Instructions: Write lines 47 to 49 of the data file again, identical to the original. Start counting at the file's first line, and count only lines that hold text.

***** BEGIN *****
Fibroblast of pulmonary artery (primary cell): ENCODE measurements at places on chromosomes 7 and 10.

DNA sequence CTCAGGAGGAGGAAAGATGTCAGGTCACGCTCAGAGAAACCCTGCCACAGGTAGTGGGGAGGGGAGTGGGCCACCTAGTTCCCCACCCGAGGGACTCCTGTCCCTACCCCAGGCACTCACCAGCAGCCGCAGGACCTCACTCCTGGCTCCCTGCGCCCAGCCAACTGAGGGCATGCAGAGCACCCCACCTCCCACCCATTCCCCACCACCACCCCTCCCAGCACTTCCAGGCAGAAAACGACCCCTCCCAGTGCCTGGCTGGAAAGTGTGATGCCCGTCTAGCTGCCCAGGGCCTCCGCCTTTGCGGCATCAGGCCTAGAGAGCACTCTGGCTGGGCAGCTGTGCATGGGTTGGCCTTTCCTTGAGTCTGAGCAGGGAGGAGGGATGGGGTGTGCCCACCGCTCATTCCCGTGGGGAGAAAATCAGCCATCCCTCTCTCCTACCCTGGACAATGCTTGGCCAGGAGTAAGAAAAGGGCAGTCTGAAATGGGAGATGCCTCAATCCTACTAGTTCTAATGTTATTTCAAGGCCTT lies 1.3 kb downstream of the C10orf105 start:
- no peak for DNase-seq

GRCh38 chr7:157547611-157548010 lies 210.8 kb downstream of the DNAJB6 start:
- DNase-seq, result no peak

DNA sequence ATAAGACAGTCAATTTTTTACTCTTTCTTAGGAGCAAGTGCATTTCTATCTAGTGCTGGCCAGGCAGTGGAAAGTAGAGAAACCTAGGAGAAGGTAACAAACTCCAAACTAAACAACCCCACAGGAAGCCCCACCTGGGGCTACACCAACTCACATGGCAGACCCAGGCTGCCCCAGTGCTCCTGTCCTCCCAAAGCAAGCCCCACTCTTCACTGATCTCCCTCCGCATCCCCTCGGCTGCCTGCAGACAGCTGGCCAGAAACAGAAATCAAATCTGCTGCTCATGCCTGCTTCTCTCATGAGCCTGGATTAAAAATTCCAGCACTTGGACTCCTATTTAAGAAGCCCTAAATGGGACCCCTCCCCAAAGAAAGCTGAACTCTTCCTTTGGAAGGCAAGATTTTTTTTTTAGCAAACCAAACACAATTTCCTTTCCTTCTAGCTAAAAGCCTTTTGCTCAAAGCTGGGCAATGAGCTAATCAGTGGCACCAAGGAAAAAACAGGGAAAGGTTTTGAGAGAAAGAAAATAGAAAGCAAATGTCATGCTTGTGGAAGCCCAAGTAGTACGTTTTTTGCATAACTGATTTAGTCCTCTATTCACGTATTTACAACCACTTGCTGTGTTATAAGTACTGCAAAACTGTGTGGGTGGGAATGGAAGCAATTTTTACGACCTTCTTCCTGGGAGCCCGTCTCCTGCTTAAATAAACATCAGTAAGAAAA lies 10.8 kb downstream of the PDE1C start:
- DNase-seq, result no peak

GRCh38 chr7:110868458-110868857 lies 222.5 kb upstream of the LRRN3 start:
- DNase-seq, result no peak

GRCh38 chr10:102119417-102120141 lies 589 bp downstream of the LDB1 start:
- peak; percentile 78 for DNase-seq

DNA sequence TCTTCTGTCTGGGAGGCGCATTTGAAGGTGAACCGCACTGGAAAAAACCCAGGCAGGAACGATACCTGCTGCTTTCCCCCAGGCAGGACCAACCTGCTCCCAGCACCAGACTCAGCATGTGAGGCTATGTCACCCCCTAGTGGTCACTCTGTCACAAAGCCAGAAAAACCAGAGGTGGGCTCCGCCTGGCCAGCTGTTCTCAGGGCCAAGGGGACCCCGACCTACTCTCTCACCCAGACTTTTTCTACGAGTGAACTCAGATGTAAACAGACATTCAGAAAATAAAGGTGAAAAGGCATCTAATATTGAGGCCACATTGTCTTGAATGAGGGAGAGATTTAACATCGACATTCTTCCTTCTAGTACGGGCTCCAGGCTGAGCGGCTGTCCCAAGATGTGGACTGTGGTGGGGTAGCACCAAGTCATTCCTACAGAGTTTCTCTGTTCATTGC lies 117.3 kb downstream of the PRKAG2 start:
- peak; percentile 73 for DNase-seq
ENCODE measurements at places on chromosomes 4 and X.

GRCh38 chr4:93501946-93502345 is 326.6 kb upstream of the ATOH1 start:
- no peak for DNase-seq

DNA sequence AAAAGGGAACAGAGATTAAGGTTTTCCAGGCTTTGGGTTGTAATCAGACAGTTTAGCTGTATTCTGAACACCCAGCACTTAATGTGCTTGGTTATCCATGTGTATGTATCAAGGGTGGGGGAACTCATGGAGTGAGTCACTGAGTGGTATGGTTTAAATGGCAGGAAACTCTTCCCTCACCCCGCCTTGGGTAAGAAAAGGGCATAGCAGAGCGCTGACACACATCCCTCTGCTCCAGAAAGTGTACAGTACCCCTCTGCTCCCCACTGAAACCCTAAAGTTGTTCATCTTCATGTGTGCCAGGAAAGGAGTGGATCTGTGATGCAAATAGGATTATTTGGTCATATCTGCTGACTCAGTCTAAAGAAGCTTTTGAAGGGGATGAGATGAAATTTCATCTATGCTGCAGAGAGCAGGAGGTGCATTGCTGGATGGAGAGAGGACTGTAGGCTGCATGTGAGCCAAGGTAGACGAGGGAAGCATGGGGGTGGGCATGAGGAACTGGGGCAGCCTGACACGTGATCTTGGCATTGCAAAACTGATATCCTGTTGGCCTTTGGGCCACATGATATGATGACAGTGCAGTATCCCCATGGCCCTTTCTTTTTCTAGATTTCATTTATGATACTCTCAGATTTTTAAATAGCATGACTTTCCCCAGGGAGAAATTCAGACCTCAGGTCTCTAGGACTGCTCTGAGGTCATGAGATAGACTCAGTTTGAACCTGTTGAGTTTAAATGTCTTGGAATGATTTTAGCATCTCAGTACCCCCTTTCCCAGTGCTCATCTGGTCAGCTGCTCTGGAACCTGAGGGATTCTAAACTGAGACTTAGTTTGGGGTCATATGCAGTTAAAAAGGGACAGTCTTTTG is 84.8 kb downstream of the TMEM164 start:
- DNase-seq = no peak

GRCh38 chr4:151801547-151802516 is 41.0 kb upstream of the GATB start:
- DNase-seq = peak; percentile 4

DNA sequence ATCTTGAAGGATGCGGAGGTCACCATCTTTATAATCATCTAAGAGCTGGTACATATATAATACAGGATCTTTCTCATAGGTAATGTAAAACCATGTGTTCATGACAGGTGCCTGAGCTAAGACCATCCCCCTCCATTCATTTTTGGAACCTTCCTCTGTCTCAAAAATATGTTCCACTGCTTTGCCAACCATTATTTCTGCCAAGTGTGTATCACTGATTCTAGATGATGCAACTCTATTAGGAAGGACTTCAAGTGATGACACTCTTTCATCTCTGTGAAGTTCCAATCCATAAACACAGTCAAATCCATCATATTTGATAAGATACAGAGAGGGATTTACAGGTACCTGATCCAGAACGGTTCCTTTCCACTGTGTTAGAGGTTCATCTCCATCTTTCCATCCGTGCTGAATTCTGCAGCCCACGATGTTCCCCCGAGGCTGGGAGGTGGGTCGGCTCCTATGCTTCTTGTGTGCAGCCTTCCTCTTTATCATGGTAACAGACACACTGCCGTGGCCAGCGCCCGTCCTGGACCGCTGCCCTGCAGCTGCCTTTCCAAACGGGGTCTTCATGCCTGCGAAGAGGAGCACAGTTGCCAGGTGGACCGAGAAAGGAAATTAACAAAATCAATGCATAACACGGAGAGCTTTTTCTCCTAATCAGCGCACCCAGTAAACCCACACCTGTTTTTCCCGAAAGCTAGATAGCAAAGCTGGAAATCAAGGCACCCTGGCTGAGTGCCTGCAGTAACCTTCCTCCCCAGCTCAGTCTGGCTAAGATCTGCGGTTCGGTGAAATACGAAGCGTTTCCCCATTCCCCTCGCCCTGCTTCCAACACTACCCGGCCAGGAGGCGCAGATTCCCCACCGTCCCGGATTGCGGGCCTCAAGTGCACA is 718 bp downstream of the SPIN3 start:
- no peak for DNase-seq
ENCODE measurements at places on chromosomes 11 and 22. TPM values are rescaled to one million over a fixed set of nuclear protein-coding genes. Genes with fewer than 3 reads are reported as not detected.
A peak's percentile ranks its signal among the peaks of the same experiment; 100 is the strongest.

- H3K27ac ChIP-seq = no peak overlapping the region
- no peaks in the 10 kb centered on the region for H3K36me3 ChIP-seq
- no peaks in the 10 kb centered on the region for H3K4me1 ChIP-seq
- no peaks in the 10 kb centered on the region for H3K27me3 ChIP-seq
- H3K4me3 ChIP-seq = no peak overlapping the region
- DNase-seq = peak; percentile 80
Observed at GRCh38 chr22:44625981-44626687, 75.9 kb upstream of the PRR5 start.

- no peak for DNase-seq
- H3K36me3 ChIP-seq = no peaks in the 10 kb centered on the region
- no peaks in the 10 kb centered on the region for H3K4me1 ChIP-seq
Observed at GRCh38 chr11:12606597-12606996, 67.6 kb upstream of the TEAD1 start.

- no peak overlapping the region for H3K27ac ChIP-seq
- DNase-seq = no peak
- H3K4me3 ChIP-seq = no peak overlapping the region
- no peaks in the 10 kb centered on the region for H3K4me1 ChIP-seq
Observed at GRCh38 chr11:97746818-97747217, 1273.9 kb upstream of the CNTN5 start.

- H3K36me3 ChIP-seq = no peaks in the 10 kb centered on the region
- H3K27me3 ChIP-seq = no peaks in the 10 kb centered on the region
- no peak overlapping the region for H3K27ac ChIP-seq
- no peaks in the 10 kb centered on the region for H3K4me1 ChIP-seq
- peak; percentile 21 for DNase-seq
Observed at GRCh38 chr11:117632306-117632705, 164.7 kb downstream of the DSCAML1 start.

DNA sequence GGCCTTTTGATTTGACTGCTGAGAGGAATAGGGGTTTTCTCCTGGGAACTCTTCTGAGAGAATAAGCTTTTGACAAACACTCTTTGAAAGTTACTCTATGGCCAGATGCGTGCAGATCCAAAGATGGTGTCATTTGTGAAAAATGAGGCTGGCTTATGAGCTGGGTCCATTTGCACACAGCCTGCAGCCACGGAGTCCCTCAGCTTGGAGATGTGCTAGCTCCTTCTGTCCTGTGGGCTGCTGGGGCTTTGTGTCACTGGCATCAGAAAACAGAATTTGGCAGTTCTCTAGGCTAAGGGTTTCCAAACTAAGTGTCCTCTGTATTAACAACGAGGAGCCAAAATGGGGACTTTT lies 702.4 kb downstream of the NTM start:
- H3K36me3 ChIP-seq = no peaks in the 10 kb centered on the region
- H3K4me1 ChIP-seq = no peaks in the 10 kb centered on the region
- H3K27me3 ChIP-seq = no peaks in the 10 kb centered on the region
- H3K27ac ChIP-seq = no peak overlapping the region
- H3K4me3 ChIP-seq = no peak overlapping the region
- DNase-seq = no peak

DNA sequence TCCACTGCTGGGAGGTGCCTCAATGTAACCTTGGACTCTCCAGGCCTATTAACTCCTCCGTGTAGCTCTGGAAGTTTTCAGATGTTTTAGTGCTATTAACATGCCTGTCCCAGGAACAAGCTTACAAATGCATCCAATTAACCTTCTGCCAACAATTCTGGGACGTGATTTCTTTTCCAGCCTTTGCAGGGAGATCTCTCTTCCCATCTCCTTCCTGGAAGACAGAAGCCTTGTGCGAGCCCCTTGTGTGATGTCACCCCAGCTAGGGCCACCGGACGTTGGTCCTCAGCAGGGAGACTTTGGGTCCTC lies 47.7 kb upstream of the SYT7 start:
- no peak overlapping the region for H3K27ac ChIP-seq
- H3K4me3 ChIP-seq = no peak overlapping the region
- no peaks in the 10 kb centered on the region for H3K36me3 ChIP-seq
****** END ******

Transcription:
DNA sequence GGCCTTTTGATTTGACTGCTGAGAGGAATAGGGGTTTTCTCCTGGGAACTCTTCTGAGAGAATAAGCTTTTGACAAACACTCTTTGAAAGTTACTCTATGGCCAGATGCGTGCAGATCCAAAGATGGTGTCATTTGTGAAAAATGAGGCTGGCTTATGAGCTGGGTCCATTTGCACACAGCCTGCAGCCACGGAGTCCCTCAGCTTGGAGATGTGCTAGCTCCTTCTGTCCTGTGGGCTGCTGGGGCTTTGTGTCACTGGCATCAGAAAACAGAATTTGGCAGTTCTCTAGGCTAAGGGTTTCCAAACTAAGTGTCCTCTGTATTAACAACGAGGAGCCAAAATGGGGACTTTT lies 702.4 kb downstream of the NTM start:
- H3K36me3 ChIP-seq = no peaks in the 10 kb centered on the region
- H3K4me1 ChIP-seq = no peaks in the 10 kb centered on the region